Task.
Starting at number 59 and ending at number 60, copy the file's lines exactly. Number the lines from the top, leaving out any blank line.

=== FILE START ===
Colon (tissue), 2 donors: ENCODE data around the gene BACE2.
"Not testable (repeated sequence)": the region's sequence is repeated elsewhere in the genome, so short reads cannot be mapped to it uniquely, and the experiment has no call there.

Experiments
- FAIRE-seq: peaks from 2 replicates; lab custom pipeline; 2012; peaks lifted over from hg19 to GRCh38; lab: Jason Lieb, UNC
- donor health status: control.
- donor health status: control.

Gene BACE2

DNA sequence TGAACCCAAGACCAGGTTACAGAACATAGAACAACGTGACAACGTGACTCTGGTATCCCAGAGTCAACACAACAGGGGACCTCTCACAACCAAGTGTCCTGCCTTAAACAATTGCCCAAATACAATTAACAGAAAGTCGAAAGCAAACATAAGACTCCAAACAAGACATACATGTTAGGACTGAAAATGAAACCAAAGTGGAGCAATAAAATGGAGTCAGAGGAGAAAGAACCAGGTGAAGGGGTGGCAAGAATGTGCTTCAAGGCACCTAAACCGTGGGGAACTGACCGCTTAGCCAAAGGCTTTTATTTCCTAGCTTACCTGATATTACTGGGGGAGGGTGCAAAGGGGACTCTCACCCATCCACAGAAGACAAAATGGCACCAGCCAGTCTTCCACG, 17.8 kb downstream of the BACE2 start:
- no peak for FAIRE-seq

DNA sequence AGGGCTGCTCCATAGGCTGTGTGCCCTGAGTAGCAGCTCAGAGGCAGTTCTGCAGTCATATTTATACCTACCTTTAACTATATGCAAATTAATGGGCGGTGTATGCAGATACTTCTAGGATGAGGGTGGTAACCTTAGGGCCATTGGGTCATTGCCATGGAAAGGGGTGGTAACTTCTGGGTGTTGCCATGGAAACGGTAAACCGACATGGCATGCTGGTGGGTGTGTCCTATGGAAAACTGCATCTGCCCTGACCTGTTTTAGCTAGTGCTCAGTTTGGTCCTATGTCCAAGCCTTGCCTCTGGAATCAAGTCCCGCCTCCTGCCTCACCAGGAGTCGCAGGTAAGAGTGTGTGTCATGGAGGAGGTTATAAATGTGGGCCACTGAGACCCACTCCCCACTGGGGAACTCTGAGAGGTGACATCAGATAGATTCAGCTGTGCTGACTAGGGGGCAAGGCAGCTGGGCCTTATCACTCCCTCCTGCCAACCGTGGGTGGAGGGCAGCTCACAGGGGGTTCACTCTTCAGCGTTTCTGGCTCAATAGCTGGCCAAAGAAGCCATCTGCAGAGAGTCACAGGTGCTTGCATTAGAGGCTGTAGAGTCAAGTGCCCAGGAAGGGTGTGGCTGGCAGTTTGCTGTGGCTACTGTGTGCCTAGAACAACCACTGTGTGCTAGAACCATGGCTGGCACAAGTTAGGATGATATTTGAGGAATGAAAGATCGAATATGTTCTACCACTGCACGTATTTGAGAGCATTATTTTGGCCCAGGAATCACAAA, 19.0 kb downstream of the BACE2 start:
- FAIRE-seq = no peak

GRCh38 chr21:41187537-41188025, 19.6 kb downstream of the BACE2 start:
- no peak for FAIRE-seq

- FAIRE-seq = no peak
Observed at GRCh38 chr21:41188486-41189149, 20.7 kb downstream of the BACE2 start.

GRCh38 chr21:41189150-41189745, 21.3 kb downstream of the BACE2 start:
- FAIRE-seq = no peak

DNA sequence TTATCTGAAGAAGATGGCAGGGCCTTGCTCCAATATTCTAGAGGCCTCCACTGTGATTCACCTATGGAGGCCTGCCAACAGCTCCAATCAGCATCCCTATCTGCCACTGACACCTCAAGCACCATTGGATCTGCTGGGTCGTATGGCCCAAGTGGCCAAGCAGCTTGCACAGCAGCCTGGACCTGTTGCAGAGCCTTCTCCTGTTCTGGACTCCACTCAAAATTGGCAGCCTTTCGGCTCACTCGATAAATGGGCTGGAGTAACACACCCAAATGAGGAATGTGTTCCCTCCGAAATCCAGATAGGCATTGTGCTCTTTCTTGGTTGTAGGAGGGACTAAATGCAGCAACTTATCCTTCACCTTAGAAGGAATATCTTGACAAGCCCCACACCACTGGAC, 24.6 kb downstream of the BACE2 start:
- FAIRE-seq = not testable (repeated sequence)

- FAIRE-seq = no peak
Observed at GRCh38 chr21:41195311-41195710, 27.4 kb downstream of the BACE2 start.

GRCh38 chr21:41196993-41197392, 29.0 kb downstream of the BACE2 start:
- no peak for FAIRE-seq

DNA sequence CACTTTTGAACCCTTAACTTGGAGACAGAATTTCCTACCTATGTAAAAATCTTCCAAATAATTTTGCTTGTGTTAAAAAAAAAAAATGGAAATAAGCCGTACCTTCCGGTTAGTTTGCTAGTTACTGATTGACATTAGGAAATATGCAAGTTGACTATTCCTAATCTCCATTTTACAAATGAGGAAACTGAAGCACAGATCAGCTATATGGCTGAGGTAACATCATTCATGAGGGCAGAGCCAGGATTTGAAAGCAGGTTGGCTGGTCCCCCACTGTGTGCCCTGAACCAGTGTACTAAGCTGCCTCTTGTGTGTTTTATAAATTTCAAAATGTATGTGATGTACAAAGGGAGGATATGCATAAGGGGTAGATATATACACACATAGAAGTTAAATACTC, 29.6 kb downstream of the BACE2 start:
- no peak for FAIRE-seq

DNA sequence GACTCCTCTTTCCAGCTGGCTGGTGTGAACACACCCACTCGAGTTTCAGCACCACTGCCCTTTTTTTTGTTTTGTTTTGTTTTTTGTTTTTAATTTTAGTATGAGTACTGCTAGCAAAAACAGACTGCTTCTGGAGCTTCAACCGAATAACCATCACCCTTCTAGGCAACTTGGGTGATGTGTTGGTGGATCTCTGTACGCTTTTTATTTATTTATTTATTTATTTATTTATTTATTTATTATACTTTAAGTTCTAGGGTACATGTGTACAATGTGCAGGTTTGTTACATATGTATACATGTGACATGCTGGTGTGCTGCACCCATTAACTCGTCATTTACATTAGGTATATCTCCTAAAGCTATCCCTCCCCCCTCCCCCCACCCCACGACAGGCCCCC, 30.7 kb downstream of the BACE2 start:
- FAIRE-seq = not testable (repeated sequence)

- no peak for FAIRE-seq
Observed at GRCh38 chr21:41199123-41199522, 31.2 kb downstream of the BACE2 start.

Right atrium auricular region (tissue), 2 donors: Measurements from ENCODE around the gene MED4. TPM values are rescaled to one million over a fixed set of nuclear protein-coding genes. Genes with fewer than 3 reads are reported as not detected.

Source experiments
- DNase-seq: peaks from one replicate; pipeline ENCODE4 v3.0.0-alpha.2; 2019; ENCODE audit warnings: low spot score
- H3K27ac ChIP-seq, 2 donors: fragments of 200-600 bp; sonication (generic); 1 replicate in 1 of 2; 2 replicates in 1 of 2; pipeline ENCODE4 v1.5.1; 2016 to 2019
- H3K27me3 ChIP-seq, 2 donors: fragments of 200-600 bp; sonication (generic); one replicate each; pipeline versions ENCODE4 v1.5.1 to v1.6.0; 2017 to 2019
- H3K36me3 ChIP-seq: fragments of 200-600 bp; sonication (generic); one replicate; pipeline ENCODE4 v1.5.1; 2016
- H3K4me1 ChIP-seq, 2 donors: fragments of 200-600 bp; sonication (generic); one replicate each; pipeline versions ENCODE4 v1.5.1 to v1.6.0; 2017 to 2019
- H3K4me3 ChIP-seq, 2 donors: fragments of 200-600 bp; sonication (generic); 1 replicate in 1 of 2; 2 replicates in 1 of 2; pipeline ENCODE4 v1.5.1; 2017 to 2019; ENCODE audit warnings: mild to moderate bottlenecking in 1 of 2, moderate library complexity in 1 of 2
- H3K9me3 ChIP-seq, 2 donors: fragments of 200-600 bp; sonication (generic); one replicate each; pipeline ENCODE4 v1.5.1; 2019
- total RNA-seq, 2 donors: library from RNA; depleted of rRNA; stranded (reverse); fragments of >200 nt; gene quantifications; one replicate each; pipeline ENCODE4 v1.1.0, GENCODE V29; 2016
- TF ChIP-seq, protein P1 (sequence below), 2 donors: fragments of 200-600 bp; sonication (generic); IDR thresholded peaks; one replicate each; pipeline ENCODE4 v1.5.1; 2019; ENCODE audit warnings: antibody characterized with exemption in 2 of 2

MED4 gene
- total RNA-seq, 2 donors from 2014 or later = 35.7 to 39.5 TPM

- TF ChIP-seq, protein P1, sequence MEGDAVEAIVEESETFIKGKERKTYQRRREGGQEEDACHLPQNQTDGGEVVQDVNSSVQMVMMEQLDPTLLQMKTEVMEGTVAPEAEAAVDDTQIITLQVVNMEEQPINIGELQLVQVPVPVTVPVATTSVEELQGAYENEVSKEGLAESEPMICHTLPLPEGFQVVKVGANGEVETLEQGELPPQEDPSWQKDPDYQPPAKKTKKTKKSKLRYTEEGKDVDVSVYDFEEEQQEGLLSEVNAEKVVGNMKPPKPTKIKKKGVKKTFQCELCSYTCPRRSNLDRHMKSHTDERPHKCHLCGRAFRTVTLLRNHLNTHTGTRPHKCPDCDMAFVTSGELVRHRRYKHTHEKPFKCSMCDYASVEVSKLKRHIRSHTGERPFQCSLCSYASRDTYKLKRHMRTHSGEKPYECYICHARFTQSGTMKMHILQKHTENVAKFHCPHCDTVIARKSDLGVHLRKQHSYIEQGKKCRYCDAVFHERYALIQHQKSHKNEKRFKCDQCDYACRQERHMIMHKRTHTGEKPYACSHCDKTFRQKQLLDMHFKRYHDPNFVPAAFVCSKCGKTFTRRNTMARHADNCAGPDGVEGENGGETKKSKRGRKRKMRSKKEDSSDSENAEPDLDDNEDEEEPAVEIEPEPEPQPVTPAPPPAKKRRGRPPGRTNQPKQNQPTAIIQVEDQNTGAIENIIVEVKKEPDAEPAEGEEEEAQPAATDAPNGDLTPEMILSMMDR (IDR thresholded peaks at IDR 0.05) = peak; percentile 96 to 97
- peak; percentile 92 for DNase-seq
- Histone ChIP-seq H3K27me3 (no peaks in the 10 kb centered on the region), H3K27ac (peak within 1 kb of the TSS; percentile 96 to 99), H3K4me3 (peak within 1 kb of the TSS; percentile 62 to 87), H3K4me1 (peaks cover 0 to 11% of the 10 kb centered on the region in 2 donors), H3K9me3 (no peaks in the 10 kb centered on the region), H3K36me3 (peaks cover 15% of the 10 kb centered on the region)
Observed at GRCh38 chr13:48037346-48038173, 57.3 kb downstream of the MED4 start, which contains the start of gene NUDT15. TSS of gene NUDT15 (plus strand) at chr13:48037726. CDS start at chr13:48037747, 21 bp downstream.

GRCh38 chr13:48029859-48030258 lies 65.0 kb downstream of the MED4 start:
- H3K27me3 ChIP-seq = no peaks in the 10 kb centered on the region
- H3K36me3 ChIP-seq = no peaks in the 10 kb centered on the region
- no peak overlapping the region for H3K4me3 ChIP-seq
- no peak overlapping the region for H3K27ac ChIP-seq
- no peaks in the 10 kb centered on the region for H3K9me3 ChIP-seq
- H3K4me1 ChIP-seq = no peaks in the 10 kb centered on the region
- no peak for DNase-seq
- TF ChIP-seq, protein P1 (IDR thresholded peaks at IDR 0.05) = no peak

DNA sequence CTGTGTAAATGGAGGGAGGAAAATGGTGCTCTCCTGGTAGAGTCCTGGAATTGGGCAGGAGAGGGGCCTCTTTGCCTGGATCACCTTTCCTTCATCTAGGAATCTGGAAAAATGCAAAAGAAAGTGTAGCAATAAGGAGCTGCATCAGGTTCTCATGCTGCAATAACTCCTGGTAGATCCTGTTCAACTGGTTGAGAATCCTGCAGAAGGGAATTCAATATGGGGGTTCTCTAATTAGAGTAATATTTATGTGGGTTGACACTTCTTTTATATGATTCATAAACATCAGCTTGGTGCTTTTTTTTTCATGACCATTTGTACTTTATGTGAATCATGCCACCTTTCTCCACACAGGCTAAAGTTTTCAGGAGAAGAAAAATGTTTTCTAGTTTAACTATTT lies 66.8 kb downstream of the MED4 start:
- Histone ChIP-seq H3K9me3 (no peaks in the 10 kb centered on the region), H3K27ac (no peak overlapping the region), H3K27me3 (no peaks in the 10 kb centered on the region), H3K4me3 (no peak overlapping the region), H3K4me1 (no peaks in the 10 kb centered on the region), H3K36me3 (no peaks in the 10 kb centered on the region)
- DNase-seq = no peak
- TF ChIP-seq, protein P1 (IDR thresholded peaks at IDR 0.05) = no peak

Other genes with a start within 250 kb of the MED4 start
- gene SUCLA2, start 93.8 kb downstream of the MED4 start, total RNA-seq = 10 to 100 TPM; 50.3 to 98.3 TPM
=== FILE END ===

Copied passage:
- TF ChIP-seq, protein P1 (IDR thresholded peaks at IDR 0.05) = no peak

Other genes with a start within 250 kb of the MED4 start